NCPA - National Center for Policy Analysis


January 27, 2010

Under either a cap-and-trade program that limits carbon emissions or a carbon tax that imposes an outright tax on these emissions, the poor may be among the hardest hit.  Because they spend a greater share of their income on energy than higher-income families, households in the lowest fifth of the income distribution could shoulder a relative burden that is 1.4 to 4 times higher than that of households in the top fifth of the income distribution, according to a study by Corbett Grainger and Charles Kolstad, conducted for the National Bureau of Economic Research (NBER). 

Previous research already suggests that a carbon tax would probably be regressive.  The NBER study further bolsters this conclusion with several key points: 

First, by linking the amount of carbon emissions from each industry to consumer expenditures by income group, the authors show that consumption differences explain the regressivity of a carbon tax: 

  • Assuming a levy of $15 per ton of carbon dioxide, which is in the range of current proposals in Congress, the authors calculate that the one-fifth of households at the bottom of the income distribution would spend an extra $325 a year.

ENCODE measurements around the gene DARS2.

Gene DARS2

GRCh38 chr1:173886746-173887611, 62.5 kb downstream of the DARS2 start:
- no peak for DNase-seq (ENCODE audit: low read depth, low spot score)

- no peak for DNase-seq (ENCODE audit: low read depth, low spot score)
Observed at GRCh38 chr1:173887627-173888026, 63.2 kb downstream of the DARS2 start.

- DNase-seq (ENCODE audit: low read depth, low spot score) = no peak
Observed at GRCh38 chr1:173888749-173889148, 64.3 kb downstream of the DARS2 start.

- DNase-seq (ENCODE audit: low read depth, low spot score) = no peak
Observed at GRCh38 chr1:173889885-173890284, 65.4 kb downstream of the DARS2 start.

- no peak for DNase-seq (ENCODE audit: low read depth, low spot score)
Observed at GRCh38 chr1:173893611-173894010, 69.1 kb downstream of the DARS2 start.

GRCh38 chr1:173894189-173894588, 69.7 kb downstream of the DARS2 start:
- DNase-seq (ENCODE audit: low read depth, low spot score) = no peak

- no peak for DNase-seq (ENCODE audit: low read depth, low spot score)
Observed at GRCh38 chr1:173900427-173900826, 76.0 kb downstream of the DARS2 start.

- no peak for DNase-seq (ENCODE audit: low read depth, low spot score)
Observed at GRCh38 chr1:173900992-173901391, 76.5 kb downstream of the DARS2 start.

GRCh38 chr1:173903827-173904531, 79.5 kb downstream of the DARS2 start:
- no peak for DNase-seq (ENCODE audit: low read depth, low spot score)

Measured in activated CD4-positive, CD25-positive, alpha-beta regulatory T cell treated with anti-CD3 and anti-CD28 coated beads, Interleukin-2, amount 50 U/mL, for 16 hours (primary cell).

• That's less than a third of what the one-fifth of households at the top of the income distribution would pay annually.
  • However, households in the low-income group earn only one-tenth as much as those in the high-income group on average, so their burden relative to income would be almost four times higher.  

The second key point is that calculations by household understate how regressive a price on carbon would really be: 

  • That's because households in the highest income quintile are much larger -- averaging 3.1 persons -- than those in the lowest quintile, which average only 1.8 persons.
  • Accounting for those differences (and for economies of scale in household consumption), the authors calculate that the real impact of a carbon tax on a person in the lowest income quintile would be nearly five times more burdensome than for someone in the top income quintile.
  • Using lifetime income in this calculation, the burden would be 2.2 times greater. 

Source: Laurent Belsie, "How Regressive is a Price on Carbon?" NEBR Digest, January 2010; based upon:  Corbett A. Grainger and Charles D. Kolstad, "Who Pays a Price on Carbon?" National Bureau of Economic Research, Working Paper No. 15239, August 2009. 

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